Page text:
Determining when to file for Social Security benefits is one of the biggest financial decisions you'll need to make as you approach retirement. There's no "one-size-fits-all" answer--it's an individual decision that must be based on many factors, including other sources of retirement income, whether you plan to continue working, how many years you expect to spend in retirement, and your income tax situation. It's especially complicated when you're married because you and your spouse will need to plan together, taking into account the Social Security benefits you each may be entitled to, including survivor benefits.

Although some claiming options are going away, plenty of planning opportunities remain, and you may benefit from taking the time to make an informed decision about when to file for Social Security.  
Contact us for a no cost review of your own situation.

If you sign up for a my Social Security account at the Social Security website, socialsecurity.gov, you can view your Social Security Statement online. Your statement contains a detailed record of your earnings, as well as estimates of retirement, survivors, and disability benefits, along with other information about Social Security that will be very useful when planning for retirement. If you're not registered for an online account and are not yet receiving benefits, you'll receive a statement in the mail every five years, from age 25 to age 60, and then annually thereafter.
The information presented here is not specific to any individual's personal circumstances and is not meant to provide specific investment, tax or legal advice.

The information above is provided for educational purposes based upon publicly available information from sources believed to be reliable.The information in these materials may change at any time and without notice.  

Saturday, November 7, 2015

So you thinks Bonds are SAFE?

Regulator's caution speaks volumes about bleak prospects for debt investors
fixed income, bonds, finra
Once again the Feds at their last meeting agreed not to increase interest rates and hold interest rates at bay since the economy is not strong enough yet. This brings to mind the fact that many of my radio callers or people who attend our workshops, when asked how safe their portfolio is, refer to having bonds or bond funds as a large portion of their portfolio as a sign that they are not being too risky and assume that bonds are a “safe” investment. I beg to differ.   
A warning FINRA issued to investors back in Feb. 17, 2013 about the risks in bonds is still timely and still reflects the fact that according to the industry regulators, bonds are far from being safe.    The Financial Industry Regulatory Authority Inc. told investors in the alert it issued that in the event of rising interest rates, “outstanding bonds, particularly those with a low interest rate and high duration, may experience significant price drops.”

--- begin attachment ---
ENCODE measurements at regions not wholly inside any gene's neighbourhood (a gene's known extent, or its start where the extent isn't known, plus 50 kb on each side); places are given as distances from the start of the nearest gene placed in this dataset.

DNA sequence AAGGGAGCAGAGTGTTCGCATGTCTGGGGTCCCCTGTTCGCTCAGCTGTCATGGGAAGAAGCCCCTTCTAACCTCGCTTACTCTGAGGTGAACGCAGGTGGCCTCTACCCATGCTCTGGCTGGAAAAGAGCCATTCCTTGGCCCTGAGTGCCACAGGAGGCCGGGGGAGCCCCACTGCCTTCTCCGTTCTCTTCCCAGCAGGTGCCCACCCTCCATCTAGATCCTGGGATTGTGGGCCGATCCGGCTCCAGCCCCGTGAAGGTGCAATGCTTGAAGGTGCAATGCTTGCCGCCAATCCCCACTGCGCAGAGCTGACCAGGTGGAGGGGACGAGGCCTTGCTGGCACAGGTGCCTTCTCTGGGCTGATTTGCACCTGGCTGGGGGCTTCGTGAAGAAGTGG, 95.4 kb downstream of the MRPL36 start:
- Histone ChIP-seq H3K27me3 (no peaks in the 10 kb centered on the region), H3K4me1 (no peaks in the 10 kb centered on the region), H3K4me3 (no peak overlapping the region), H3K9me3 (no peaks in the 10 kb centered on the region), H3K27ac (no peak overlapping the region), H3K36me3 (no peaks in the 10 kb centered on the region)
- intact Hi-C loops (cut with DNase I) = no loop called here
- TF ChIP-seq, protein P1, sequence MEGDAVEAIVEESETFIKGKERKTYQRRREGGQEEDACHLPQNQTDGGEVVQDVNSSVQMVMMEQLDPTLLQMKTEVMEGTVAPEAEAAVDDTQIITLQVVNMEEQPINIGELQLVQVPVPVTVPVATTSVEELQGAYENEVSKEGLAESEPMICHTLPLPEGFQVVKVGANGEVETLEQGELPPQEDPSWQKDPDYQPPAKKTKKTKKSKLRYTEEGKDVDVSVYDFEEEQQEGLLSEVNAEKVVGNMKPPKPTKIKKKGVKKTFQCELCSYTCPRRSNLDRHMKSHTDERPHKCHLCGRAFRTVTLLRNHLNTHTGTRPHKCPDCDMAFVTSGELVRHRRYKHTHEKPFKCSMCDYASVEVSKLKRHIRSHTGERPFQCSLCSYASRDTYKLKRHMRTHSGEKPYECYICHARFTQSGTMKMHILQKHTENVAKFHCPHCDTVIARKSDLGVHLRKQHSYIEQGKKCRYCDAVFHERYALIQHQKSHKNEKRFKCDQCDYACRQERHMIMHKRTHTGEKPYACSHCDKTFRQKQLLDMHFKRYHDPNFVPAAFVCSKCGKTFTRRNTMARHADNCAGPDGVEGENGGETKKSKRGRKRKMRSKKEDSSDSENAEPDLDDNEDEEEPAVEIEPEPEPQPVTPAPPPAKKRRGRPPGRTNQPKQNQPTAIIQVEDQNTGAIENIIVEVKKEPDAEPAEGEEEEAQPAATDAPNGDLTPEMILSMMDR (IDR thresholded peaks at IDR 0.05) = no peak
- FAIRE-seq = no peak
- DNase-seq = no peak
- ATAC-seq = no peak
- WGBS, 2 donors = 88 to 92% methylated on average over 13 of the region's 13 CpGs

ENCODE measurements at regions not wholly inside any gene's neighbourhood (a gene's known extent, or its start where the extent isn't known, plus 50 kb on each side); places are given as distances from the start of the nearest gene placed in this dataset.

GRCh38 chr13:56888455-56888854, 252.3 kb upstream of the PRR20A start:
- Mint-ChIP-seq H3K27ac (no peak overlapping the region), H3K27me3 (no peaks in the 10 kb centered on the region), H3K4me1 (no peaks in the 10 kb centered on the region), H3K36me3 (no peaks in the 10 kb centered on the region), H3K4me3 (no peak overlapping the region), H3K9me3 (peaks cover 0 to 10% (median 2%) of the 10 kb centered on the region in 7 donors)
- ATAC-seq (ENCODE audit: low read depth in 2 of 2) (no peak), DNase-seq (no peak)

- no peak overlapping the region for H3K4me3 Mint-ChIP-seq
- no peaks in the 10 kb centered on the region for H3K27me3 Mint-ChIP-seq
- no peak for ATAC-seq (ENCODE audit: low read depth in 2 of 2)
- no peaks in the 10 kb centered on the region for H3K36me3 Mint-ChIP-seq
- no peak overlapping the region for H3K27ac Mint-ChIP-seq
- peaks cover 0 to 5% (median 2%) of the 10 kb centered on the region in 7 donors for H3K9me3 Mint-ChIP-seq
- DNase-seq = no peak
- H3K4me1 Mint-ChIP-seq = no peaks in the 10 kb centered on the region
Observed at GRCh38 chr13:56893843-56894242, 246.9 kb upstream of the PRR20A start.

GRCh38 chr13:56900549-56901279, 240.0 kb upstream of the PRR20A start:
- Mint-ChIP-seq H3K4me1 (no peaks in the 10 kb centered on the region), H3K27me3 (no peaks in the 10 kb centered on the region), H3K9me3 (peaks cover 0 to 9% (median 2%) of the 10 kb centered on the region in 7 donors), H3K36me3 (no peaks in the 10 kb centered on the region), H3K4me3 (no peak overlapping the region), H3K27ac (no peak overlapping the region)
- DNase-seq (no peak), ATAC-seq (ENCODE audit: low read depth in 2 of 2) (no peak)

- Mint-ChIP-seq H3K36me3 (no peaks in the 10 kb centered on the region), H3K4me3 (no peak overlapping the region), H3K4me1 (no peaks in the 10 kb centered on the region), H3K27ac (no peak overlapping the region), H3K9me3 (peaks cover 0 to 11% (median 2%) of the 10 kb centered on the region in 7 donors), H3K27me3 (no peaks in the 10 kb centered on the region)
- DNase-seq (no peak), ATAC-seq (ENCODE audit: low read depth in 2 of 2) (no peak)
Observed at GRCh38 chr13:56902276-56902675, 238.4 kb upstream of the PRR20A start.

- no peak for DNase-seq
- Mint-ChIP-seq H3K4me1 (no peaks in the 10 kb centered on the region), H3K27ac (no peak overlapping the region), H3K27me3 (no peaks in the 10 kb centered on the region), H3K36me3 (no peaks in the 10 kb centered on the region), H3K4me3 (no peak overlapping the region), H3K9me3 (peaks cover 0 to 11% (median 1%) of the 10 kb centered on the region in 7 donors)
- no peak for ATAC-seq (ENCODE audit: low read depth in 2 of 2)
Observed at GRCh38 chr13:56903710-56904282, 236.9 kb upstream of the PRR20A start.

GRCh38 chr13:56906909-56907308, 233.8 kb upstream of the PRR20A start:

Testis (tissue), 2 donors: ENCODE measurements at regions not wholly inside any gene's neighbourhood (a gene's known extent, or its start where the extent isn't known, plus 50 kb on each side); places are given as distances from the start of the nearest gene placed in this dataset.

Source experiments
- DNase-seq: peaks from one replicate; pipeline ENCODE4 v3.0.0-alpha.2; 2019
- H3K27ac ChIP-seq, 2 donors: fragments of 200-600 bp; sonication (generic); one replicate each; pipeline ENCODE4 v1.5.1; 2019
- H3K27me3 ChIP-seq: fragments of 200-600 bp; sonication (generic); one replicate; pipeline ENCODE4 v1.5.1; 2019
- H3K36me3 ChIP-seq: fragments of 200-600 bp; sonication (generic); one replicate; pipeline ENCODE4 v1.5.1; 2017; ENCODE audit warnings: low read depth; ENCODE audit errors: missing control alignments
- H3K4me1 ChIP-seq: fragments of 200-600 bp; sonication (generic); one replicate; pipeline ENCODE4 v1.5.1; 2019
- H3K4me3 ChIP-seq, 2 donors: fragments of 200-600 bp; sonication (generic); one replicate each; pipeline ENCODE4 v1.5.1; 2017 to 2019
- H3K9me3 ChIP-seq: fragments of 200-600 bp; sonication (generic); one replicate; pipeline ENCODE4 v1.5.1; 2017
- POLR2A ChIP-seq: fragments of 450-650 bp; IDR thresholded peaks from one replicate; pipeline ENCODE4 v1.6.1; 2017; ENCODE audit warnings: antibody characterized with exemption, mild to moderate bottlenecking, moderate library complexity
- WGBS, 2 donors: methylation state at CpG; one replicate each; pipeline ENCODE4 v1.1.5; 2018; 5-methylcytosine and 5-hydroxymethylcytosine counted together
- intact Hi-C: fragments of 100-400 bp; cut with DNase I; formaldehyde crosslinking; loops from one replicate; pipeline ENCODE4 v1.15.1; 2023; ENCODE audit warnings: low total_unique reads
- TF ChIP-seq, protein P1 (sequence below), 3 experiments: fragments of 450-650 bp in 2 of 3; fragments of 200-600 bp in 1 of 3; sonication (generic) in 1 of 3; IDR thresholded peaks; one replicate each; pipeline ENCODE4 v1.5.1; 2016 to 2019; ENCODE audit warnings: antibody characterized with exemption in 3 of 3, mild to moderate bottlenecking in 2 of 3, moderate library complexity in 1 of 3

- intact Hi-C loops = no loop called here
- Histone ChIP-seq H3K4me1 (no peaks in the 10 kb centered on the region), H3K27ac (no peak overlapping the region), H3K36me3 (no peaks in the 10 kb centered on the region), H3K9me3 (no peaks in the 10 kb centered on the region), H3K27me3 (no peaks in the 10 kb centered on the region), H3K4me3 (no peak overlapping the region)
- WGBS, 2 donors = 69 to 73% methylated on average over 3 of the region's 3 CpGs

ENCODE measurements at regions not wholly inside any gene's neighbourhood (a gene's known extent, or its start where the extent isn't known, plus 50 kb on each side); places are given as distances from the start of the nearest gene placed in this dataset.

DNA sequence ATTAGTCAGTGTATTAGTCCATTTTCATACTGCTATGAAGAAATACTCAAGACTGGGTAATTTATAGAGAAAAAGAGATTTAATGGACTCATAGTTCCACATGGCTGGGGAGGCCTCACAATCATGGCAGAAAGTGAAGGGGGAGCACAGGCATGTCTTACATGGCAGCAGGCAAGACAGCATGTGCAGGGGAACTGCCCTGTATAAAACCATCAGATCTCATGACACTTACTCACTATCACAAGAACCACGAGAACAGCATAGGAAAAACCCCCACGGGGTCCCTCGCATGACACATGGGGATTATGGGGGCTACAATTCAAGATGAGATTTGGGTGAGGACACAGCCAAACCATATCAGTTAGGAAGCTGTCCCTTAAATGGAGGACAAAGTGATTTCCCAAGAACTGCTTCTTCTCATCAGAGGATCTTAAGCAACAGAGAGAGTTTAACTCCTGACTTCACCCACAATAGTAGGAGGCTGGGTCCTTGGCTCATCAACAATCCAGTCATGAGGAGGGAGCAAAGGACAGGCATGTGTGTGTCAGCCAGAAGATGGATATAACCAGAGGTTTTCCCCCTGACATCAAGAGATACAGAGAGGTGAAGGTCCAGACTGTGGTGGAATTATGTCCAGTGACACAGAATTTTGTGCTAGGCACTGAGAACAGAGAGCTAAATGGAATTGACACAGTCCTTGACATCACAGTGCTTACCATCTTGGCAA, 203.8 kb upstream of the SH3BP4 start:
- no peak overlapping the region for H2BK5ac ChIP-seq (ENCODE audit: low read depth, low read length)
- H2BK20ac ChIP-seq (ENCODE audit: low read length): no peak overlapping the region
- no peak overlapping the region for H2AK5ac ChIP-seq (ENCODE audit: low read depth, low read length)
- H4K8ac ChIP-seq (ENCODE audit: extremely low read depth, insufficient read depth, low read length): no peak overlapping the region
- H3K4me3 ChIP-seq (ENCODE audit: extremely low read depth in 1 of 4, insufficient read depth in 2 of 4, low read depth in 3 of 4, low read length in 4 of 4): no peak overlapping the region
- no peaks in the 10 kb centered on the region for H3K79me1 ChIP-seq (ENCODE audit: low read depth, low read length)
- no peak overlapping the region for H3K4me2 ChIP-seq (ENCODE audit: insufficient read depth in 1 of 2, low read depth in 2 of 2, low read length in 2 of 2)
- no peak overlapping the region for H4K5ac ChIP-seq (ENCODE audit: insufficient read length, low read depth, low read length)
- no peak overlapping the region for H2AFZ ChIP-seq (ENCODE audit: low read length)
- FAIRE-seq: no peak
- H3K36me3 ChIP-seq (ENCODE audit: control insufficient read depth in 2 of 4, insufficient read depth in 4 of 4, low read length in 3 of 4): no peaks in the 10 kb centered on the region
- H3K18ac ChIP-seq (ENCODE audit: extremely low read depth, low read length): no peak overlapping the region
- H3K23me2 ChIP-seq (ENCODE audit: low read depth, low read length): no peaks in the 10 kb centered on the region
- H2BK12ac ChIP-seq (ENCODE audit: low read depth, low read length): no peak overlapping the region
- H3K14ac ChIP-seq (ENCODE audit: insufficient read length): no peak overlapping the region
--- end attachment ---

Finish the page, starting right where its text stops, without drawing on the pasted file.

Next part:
Other big investors at the time ranging from Bill Gross, co-founder of Pacific Investment Management Company LLC who was manager of the world's largest bond fund, to Jim Rogers, who was chairman of Rogers Holdings, as well as The Goldman Sachs Group Inc., already have warned that risk in the bond market. According to the alert, posted on FINRA's website, a bond fund with a 10-year duration will decrease in value by 10% if rates rise 1 percentage point.
*NAPA slide
I often meets investors who don't realize they can lose money in what they think are safe bond funds.We see it all the time. We see bond funds with 5% yields and go through the holdings and see this awesome 'other' category of holdings that are difficult to evaluate. I think the FINRA warning from 2013 is helpful but he said the regulator could be more aggressive about warning investors off risky, complex products. FINRA urged bond fund investors to check on the duration in the product's fact sheet, and said individual bond investors can check with their investment professional, the bond's issuer or use an online calculator to get the figure. The FINRA alert points out that not even short-duration bonds are free of risk. “Bonds and bond funds are subject to inflation risk, call risk, default risk and other risk factors,” the warning said.